Certain fantasies bonded me to my verbally abusive husband like super glue.  My heart and mind alternated between "hoping" and "knowing" the dreams were true. I repeated them to myself and other people like mantras, almost as if saying it made it so. The fantasies were created early on and their existence prohibited me from hearing the truth. Here are the top five lies that bound me in "love".
Katherine Stone suffered from postpartum OCD after the birth of her first child. With treatment, she made a full recovery and decided to provide pregnant women and new mothers with support and help for postpartum depression and anxiety through her blog, Postpartum Progress. Today, it's the most widely read blog on perinatal mental illness.

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I appreciate what you said about laughing to counter anxiety. I always get anxious at night and my leg starts bouncing. I may need to get a therapist to help me control it and deescalate during the bad moment.
Mary-Elizabeth Schurrer
Hi Joshua,

Thank you for reaching out with your comment. In response to your inquiry about research to support the quote above, I would refer you to this article from The Counseling Psychologist Journal and the American Psychological Association:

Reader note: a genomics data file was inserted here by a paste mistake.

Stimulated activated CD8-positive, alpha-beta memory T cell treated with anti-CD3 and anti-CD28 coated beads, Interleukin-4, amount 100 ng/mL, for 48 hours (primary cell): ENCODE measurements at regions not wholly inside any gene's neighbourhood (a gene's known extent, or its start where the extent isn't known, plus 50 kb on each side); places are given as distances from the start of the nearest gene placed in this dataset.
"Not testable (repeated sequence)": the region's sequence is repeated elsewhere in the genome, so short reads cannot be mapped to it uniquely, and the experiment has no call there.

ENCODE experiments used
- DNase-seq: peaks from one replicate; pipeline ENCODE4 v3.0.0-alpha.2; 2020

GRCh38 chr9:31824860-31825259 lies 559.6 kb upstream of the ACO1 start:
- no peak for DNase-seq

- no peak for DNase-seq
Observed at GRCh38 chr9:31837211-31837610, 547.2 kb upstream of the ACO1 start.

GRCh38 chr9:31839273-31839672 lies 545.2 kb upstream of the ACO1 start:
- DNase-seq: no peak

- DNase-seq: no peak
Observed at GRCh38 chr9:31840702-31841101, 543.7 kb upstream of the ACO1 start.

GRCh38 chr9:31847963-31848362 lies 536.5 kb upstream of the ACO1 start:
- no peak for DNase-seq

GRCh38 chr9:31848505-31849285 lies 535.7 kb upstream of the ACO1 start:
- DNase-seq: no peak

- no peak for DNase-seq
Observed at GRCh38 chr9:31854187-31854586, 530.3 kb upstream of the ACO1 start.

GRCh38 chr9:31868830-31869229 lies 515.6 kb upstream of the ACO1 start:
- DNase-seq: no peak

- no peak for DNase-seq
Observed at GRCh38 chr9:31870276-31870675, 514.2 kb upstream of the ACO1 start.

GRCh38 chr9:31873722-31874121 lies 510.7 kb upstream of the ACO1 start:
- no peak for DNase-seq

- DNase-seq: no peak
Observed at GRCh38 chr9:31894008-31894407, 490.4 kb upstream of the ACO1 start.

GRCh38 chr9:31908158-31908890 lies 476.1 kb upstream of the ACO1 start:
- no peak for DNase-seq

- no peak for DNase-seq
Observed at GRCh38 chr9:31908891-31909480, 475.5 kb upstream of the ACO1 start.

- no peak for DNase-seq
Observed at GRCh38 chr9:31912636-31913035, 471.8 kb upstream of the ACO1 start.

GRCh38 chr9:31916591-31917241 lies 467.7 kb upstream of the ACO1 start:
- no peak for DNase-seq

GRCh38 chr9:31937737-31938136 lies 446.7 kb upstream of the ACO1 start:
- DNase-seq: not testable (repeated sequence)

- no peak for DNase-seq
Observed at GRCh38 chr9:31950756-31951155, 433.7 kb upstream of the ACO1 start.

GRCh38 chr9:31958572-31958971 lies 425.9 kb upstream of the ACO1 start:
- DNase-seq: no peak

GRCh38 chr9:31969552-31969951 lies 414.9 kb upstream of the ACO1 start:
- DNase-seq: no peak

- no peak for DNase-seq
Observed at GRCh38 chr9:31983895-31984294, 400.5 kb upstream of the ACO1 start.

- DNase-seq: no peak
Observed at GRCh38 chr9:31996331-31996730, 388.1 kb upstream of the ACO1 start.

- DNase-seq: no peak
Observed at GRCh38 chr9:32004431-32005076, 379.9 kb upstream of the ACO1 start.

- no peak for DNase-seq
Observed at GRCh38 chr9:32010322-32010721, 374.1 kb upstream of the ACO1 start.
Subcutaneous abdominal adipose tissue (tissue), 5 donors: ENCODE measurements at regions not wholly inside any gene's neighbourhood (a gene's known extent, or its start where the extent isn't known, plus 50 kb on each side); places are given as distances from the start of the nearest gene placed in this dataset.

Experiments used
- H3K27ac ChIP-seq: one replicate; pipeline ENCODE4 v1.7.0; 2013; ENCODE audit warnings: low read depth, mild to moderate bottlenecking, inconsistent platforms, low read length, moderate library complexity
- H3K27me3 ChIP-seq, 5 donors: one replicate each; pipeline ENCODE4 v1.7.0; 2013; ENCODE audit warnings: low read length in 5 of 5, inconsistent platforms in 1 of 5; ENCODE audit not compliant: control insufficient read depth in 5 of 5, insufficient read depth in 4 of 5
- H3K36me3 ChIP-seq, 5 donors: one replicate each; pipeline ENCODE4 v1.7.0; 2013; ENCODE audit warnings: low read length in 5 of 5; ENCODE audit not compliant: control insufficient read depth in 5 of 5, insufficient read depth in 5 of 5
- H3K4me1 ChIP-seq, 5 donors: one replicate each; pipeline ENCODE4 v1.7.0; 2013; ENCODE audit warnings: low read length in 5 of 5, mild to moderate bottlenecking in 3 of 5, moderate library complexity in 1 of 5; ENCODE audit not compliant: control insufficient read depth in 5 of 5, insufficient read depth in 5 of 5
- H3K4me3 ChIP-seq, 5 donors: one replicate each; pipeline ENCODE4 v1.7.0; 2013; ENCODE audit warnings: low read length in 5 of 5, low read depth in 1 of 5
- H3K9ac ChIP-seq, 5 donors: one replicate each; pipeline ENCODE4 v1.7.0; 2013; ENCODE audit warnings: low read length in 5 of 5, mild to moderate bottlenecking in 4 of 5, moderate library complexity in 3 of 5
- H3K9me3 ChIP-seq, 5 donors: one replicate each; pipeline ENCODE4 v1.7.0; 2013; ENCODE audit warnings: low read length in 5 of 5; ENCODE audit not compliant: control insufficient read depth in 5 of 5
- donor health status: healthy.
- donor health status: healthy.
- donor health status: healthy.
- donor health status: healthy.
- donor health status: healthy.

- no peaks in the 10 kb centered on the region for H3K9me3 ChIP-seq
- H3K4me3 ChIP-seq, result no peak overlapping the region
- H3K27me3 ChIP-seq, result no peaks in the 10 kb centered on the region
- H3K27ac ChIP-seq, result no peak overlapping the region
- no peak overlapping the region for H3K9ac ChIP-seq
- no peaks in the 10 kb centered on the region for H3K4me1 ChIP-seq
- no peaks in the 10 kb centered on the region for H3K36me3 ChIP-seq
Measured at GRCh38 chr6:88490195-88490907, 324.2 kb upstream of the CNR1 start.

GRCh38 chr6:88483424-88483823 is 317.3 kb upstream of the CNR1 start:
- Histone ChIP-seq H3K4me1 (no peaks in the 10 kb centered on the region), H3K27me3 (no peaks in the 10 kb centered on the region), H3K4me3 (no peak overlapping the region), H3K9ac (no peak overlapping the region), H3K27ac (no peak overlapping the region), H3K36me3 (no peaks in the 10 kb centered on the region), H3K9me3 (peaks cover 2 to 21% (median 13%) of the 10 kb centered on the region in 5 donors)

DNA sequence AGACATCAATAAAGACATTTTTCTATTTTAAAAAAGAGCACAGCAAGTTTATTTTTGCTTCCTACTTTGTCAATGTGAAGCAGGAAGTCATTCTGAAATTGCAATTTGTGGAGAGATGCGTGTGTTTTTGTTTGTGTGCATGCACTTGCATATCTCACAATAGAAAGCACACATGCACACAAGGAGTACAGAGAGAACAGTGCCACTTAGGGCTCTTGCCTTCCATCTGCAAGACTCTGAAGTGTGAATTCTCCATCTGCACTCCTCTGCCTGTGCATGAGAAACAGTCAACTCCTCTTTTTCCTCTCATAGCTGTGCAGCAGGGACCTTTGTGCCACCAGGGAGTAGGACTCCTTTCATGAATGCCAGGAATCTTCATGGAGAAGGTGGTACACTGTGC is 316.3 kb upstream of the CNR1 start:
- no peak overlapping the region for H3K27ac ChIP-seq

In this study, the researchers posit, " SO [sexual objectification] occurs when a woman’s body or body parts are singled out and separated from her as a person, and she is viewed primarily as a physical object of male sexual desire. Objectification theory posits that SO of females is likely to contribute to mental health problems that disproportionately affect women (i.e., eating disorders, depression, and sexual dysfunction) via two main paths. [...] Evidence for the SO of women can be found practically everywhere, from the media, to women’s interpersonal experiences, to specific environments and subcultures within U.S. culture where the sexualization of women is cultivated and culturally condoned. For example, the APA’s review of studies examining depictions of women in the media including commercials, prime-time television programs, movies, music lyrics and videos, magazines, advertising, sports media, video games, and Internet sites revealed that women more often than men are depicted in sexualizing and objectified manners (e.g., wearing revealing and provocative clothing, portrayed in ways that emphasize their body parts and sexual readiness, serving as decorative objects). In addition, women portrayed in the media are frequently the target of men’s sexists comments (e.g., use of deprecating words to describe women), sexual remarks (e.g., comments about women’s body parts), and behaviors (e.g., ogling, leering, catcalling, harassment) [...] Turning to women’s interpersonal experiences, research indicates that being sexually objectified is a regular occurrence for many women in the United States. For example, in a series of daily diary studies, Swim and her colleagues found that 94% of undergraduate women reported experiencing unwanted objectifying sexual comments and behaviors at least once over a semester, women reported more SO experiences than men, and SO emerged as a unique factor of daily experiences of sexism. Other researchers have also found that SO experiences are common among other samples of women. Similar levels of interpersonal SO experiences have been reported by White and racial/ethnic minority women, as well as heterosexual and sexual minority women. In addition, women’s self-reported experiences of SO have been empirically linked to adverse psychological outcomes, including self-objectification, habitual body monitoring, body shame, internalization of the thin ideal, lowered introceptive awareness, and disordered eating among both lesbian and heterosexual women.